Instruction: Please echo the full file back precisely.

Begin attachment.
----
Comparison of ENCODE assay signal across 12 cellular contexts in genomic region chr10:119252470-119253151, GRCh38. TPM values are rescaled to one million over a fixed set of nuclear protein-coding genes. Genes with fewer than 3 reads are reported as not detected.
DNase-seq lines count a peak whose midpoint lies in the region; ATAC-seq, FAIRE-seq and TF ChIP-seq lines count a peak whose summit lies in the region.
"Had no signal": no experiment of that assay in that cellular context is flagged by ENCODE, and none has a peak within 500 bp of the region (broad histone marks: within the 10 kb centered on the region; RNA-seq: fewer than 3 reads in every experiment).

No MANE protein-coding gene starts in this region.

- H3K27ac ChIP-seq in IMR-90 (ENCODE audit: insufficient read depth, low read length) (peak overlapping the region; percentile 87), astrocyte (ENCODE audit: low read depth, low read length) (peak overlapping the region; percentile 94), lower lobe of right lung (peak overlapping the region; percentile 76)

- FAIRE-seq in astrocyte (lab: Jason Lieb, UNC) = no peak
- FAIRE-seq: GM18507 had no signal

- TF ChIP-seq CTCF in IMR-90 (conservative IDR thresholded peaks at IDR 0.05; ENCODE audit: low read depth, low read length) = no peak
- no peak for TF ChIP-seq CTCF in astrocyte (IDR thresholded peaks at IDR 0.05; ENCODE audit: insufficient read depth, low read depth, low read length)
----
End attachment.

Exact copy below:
Comparison of ENCODE assay signal across 12 cellular contexts in genomic region chr10:119252470-119253151, GRCh38. TPM values are rescaled to one million over a fixed set of nuclear protein-coding genes. Genes with fewer than 3 reads are reported as not detected.
DNase-seq lines count a peak whose midpoint lies in the region; ATAC-seq, FAIRE-seq and TF ChIP-seq lines count a peak whose summit lies in the region.
"Had no signal": no experiment of that assay in that cellular context is flagged by ENCODE, and none has a peak within 500 bp of the region (broad histone marks: within the 10 kb centered on the region; RNA-seq: fewer than 3 reads in every experiment).

No MANE protein-coding gene starts in this region.

- H3K27ac ChIP-seq in IMR-90 (ENCODE audit: insufficient read depth, low read length) (peak overlapping the region; percentile 87), astrocyte (ENCODE audit: low read depth, low read length) (peak overlapping the region; percentile 94), lower lobe of right lung (peak overlapping the region; percentile 76)

- FAIRE-seq in astrocyte (lab: Jason Lieb, UNC) = no peak
- FAIRE-seq: GM18507 had no signal

- TF ChIP-seq CTCF in IMR-90 (conservative IDR thresholded peaks at IDR 0.05; ENCODE audit: low read depth, low read length) = no peak
- no peak for TF ChIP-seq CTCF in astrocyte (IDR thresholded peaks at IDR 0.05; ENCODE audit: insufficient read depth, low read depth, low read length)